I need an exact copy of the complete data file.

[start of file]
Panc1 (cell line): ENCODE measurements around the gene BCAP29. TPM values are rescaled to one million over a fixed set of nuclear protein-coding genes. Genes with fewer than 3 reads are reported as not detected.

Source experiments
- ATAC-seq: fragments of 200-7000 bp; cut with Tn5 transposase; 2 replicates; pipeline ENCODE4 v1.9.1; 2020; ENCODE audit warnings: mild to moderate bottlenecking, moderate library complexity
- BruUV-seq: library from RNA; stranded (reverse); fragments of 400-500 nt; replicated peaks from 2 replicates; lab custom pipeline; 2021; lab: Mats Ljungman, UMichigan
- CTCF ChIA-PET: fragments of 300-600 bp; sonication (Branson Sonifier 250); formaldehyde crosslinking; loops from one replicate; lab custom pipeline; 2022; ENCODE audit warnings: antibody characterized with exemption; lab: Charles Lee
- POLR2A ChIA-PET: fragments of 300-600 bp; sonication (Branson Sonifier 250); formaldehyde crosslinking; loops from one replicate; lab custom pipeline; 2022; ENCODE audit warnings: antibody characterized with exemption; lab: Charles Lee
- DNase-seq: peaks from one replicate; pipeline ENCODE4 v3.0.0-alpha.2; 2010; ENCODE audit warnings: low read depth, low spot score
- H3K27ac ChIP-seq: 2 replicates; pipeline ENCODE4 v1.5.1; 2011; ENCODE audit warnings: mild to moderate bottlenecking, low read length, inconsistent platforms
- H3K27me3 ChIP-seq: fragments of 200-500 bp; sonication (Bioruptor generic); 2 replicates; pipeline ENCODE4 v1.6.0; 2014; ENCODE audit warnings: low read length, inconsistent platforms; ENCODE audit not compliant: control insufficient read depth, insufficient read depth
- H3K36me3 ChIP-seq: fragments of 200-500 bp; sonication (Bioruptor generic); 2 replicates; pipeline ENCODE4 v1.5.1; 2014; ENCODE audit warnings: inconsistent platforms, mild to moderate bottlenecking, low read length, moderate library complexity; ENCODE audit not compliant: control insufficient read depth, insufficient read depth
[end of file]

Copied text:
Panc1 (cell line): ENCODE measurements around the gene BCAP29. TPM values are rescaled to one million over a fixed set of nuclear protein-coding genes. Genes with fewer than 3 reads are reported as not detected.

Source experiments
- ATAC-seq: fragments of 200-7000 bp; cut with Tn5 transposase; 2 replicates; pipeline ENCODE4 v1.9.1; 2020; ENCODE audit warnings: mild to moderate bottlenecking, moderate library complexity
- BruUV-seq: library from RNA; stranded (reverse); fragments of 400-500 nt; replicated peaks from 2 replicates; lab custom pipeline; 2021; lab: Mats Ljungman, UMichigan
- CTCF ChIA-PET: fragments of 300-600 bp; sonication (Branson Sonifier 250); formaldehyde crosslinking; loops from one replicate; lab custom pipeline; 2022; ENCODE audit warnings: antibody characterized with exemption; lab: Charles Lee
- POLR2A ChIA-PET: fragments of 300-600 bp; sonication (Branson Sonifier 250); formaldehyde crosslinking; loops from one replicate; lab custom pipeline; 2022; ENCODE audit warnings: antibody characterized with exemption; lab: Charles Lee
- DNase-seq: peaks from one replicate; pipeline ENCODE4 v3.0.0-alpha.2; 2010; ENCODE audit warnings: low read depth, low spot score
- H3K27ac ChIP-seq: 2 replicates; pipeline ENCODE4 v1.5.1; 2011; ENCODE audit warnings: mild to moderate bottlenecking, low read length, inconsistent platforms
- H3K27me3 ChIP-seq: fragments of 200-500 bp; sonication (Bioruptor generic); 2 replicates; pipeline ENCODE4 v1.6.0; 2014; ENCODE audit warnings: low read length, inconsistent platforms; ENCODE audit not compliant: control insufficient read depth, insufficient read depth
- H3K36me3 ChIP-seq: fragments of 200-500 bp; sonication (Bioruptor generic); 2 replicates; pipeline ENCODE4 v1.5.1; 2014; ENCODE audit warnings: inconsistent platforms, mild to moderate bottlenecking, low read length, moderate library complexity; ENCODE audit not compliant: control insufficient read depth, insufficient read depth